Steelers Defense Must Improve In Favorable Down-And-Distance Situations

The Pittsburgh Steelers defense had both one of its best and one of its worst performances of the season, depending on which statistic you look at. While they only gave up nine points on the scoreboard—which doesn’t account for a dropped touchdown—they gave up close to 400 yards through the air.

How was it that the defense allowed the Cleveland Browns to gain so much yardage? A big chunk of the answer comes to how the Steelers played on second- and third-and-long situations. Though they were at times successful in defending these plays, they often gave up a lot of ground in doing so.

During Sunday’s game, the Browns ran 19 plays on second and third down on which they had eight or more yards to gain, with 11 on second down and eight on third down. Outside of one running play on second and 10 from their own one-yard line, Johnny Manziel dropped back to pass on 18 occasions.

In doing so, he completed 13 of 17 passes for 182 yards, taking one sack in the process. That works out to an average of 10.7 yards per pass attempt. Overall, the Browns gained 9.2 yards per play on plays in which they needed eight or more yards to go after first down.

Those numbers include one big explosive play on a third and nine early in the game, on which he rolled out to his left and hit Travis Benjamin for 61 yards. Manziel also hit on a 21-yarder in the middle of the fourth quarter, giving him two explosive plays on unfavorable down-and-distance plays.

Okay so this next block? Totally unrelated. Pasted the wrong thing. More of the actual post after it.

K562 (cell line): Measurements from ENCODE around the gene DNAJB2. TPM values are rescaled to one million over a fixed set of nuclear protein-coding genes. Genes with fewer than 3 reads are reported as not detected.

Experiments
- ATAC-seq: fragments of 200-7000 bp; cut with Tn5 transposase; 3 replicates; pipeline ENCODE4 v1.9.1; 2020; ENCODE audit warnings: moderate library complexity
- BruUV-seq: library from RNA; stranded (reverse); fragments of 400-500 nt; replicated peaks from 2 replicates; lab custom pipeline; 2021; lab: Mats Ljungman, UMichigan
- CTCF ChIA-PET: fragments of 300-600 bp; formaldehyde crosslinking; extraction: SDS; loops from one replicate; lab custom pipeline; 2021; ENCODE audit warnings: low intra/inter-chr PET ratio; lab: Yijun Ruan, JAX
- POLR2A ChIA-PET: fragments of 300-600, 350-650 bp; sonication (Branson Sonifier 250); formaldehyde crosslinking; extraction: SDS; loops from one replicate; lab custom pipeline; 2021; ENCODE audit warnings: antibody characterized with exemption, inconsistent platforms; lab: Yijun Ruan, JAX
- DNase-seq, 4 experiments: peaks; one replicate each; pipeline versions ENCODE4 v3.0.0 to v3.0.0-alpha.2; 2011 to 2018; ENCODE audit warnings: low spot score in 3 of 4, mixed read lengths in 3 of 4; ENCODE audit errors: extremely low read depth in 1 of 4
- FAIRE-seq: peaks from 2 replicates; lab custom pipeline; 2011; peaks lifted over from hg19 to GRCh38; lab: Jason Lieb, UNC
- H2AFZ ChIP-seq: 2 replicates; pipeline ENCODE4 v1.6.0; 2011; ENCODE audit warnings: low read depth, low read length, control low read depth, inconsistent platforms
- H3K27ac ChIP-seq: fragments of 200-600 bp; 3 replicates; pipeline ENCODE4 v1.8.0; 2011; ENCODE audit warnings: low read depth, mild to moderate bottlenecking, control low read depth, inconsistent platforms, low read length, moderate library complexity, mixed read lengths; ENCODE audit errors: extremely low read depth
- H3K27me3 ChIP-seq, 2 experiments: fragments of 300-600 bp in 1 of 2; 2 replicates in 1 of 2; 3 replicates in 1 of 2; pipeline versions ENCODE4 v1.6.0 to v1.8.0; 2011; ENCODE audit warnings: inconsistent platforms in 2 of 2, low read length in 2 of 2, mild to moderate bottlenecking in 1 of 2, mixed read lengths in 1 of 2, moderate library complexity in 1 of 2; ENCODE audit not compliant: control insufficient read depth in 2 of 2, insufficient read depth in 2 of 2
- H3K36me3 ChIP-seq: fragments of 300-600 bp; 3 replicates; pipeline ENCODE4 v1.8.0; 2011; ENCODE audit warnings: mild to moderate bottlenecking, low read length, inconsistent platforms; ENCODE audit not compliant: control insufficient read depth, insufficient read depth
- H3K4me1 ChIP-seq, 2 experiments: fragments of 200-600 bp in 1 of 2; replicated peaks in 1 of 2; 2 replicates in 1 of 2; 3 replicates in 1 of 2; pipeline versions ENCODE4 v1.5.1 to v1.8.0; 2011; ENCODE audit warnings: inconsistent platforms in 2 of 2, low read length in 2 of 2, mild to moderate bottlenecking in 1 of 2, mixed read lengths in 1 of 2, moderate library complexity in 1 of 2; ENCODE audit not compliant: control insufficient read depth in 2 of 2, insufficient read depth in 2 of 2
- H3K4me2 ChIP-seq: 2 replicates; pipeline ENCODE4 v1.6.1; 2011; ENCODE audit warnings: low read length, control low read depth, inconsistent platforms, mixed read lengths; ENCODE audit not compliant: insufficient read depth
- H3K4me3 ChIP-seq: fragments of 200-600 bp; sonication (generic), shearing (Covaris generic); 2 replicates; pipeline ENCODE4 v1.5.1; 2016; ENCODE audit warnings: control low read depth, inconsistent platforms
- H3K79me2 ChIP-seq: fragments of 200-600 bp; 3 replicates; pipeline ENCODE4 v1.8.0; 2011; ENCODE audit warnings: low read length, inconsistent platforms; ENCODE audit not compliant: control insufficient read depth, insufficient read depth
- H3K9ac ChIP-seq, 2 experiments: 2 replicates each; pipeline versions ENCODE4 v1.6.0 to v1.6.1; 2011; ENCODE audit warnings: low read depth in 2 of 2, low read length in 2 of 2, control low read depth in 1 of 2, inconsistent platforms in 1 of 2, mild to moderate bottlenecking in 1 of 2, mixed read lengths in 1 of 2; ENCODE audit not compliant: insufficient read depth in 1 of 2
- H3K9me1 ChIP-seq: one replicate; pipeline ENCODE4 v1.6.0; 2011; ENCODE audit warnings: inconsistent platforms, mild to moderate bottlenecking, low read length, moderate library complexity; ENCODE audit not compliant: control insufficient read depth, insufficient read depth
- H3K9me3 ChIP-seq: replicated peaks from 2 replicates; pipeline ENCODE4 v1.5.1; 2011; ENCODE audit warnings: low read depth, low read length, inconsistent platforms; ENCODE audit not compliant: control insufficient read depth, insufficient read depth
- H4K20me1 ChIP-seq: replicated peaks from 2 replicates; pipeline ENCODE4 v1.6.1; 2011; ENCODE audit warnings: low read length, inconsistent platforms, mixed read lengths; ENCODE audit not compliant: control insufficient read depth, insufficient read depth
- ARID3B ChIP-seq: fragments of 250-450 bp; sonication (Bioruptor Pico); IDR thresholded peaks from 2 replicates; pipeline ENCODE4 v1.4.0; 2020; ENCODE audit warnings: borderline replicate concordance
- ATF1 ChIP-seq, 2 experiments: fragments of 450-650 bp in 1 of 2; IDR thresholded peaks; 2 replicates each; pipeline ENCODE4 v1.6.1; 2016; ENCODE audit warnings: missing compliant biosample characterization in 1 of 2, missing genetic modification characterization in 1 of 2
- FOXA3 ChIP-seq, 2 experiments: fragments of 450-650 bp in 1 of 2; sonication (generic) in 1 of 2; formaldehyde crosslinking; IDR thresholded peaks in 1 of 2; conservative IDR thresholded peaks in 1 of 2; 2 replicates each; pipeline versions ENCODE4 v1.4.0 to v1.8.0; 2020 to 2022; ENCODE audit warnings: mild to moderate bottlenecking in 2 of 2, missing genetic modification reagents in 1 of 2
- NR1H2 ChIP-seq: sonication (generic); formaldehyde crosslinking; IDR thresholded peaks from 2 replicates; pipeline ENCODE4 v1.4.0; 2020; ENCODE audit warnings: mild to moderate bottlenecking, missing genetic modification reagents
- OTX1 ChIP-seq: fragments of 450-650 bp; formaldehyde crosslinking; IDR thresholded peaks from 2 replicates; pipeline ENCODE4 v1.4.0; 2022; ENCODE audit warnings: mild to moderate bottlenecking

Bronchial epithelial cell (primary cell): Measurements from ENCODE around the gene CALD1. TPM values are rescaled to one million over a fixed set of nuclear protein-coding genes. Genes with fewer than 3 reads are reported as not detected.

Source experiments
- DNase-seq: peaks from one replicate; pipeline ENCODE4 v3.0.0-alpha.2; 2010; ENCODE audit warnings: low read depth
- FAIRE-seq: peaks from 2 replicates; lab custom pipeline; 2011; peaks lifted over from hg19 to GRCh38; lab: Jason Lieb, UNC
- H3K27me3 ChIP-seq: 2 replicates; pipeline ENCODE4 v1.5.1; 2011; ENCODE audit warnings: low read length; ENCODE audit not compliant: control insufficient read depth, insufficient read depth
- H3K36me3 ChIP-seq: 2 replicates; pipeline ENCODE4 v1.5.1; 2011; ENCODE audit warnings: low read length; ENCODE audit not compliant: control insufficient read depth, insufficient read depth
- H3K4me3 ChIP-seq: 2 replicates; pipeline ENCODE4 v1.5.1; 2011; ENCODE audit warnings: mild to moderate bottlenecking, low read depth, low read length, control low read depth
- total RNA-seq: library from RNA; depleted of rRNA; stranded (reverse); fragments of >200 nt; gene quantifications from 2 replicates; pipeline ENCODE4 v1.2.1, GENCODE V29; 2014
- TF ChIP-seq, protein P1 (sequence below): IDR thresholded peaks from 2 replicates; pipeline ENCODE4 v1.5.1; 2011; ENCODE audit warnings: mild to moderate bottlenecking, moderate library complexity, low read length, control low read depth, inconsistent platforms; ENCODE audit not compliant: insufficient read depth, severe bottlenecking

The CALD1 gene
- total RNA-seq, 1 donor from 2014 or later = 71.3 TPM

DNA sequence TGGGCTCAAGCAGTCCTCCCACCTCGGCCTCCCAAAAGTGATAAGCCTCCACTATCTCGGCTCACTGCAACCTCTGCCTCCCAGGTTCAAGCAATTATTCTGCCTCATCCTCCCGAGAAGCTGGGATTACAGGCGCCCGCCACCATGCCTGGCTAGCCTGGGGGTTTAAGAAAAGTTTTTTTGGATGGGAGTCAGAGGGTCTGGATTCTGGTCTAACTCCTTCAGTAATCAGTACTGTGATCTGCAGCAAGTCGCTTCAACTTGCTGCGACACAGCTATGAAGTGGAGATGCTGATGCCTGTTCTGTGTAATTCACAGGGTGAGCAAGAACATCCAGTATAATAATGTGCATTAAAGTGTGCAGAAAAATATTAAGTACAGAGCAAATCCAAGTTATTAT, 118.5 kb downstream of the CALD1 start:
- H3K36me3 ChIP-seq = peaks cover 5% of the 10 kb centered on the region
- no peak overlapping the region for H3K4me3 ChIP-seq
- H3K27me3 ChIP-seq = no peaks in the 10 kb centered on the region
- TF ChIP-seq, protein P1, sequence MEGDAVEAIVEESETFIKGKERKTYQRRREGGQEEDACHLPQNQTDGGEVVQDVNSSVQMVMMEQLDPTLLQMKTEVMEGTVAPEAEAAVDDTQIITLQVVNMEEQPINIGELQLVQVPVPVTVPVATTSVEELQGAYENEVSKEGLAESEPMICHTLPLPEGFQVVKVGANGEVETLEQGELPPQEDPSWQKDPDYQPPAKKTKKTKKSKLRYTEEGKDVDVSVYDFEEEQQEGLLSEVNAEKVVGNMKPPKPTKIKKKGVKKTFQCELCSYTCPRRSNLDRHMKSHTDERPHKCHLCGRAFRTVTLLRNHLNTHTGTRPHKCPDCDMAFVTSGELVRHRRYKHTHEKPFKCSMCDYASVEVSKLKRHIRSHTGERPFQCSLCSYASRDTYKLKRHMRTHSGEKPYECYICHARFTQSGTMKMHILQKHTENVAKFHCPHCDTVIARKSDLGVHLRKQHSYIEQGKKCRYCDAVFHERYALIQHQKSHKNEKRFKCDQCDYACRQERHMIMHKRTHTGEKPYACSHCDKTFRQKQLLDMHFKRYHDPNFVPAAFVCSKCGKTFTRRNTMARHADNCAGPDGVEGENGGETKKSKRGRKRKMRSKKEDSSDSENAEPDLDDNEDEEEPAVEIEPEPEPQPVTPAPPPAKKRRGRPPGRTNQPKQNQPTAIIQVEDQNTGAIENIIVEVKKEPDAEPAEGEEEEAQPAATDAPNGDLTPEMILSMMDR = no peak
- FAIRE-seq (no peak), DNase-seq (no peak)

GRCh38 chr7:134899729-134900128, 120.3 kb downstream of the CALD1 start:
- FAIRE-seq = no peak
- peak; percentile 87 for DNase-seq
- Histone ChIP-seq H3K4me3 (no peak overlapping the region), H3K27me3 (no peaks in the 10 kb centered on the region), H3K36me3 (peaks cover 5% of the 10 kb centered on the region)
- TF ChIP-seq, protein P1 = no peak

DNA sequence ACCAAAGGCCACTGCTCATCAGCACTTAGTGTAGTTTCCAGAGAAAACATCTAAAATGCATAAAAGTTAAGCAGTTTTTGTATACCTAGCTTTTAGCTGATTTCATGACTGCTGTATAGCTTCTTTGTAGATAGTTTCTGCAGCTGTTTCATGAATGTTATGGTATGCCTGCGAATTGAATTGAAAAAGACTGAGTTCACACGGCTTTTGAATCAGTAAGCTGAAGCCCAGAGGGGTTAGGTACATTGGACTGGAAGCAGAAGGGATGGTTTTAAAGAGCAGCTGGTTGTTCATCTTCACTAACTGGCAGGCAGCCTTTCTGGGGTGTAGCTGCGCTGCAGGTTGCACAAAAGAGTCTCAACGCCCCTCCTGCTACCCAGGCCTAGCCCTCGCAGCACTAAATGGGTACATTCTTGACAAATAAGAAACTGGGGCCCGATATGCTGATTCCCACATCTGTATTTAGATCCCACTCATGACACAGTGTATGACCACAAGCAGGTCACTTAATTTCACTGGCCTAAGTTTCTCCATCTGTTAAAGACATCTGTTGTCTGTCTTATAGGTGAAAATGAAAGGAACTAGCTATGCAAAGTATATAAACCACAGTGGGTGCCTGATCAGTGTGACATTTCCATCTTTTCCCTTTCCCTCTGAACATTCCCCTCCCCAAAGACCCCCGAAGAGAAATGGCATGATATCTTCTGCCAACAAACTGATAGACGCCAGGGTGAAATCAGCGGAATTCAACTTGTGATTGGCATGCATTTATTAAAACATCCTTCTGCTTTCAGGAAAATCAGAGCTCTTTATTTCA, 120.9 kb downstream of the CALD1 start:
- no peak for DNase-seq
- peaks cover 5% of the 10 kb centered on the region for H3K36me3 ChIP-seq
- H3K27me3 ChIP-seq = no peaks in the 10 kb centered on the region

Most concerning is the fact that the Steelers gave up first downs on two separate occasions on which the Browns needed to gain 14 yards. On second and 14 early in the second quarter, Gary Barnidge beat Ryan Shazier handily to the sideline, with Manziel finding him for 17 yards.

Earlier, toward the end of the first quarter, Manziel converted on third and 14 after hitting Brian Hartline taking advantage of a gap in the zone coverage, again for 17 yards. It is with great fortune that the subsequent third-and-10 play resulted in just a four-yard gain.

There were other incidences of giving up chunks on favorable down-and-distance situations as well, such as a 15-yard reception on second and 17 early in the first half, which put the Browns in a manageable third-down situation after a first-down sack. Manziel connected with Barnidge for five yards on third and two.

Even on the most unlikely plays—instances of third and 19, 18, and 15—the defense still gave up gains of 12, 11, and nine yards, respectively. Each third-down conversion attempt failed, but these three plays added 32 yards to the Browns’ passing total.

Numbers are just numbers, of course, and what matters is the win. And if a 16-yard reception on third and 17 results in a punt, it ultimately matters little. But you would still like to see the Steelers do a better job of taking advantage of such favorable down-and-distance, situational opportunities.

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